South Korean scientists announce room-temperature superconductor: "a brand-new historical event that opens a new era for humankind"

South Korean researchers say they've discovered, an alleged room-temperature ambient-pressure superconductor, as reported in IFLScience. As the name implies, superconductors conduct electricity with negligible resistance, unlike metal wires. Traditional superconductors that require extremely low temperatures, but LK-99 is claimed to function under everyday conditions. Its critical temperature, below which it exhibits superconductivity, is 261 °F.

If verified, this discovery could have far-reaching implications for technological applications, including magnets, motors, cables, levitation trains, power cables, qubits for quantum computers, and THz antennas. "We believe that our new development will be a brand-new historical event that opens a new era for humankind," say the researchers, whose paper was uploaded to arXiv.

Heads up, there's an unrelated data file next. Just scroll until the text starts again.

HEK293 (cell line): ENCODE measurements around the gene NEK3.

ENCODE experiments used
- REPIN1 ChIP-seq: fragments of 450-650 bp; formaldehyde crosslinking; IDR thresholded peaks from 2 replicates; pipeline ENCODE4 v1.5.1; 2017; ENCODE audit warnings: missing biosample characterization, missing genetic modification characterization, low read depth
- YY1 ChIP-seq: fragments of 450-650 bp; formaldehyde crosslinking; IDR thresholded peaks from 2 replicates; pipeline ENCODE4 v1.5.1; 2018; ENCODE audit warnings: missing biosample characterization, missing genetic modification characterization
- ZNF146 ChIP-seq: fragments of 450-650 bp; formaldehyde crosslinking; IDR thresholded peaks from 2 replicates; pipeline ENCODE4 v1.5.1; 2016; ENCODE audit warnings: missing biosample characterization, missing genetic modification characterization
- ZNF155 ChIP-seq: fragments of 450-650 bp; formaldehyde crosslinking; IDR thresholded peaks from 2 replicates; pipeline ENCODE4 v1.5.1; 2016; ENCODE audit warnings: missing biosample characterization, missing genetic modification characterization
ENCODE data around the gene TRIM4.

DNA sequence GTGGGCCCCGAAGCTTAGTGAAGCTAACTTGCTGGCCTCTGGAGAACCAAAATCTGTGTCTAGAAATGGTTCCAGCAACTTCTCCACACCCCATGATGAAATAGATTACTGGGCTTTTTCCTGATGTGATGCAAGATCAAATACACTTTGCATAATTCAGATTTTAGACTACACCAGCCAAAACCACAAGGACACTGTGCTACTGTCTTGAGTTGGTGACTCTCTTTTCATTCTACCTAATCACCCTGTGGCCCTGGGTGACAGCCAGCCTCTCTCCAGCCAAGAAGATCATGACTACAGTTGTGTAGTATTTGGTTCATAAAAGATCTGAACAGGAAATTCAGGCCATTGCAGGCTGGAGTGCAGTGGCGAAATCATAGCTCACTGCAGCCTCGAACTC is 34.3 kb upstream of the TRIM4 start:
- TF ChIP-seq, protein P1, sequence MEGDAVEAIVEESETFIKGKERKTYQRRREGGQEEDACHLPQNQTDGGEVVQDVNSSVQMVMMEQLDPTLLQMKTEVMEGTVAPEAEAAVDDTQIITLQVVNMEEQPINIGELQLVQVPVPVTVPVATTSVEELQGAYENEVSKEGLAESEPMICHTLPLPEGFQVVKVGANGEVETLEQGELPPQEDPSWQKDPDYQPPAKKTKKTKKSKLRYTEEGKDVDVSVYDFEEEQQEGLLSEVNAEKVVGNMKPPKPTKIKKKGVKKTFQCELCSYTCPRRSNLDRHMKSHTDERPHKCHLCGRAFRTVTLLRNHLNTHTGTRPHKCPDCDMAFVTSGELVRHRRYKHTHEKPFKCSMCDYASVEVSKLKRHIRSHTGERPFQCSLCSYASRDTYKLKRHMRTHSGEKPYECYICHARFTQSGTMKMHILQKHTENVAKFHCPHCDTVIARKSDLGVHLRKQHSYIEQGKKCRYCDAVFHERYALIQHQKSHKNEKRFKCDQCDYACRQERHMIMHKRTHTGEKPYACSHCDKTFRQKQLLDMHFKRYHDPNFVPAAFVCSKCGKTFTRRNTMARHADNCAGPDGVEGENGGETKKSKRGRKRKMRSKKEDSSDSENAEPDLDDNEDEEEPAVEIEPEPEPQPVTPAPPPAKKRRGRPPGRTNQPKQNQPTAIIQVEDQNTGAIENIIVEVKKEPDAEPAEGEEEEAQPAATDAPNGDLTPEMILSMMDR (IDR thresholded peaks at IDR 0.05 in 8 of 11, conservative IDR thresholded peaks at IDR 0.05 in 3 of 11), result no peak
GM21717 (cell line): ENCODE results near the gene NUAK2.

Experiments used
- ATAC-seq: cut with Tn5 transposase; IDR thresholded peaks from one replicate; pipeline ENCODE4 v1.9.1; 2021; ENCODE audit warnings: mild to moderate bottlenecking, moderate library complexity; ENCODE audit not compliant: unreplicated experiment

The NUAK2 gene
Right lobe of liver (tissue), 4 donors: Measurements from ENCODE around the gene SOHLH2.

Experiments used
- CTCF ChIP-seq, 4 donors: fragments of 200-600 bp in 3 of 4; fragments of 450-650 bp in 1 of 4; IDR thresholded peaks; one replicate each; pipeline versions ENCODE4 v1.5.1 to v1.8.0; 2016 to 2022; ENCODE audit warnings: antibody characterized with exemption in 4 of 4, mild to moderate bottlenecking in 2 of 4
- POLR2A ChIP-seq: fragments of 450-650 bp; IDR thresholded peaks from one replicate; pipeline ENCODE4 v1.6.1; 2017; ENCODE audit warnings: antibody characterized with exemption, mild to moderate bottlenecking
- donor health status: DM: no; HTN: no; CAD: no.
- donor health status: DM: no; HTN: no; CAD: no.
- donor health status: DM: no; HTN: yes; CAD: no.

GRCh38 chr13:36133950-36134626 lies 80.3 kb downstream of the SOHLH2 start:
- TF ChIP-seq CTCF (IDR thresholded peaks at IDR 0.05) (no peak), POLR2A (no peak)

However, healthy skepticism is warranted, as the effect hasn't been independently verified, and all previous claims of room-temperature superconductors have been debunked. In fact, just yesterday, Physical Review Letters retracted a paper by Ranga Dias, a physicist at the University of Rochester in New York who claimed to have discovered a room-temperature superconductor.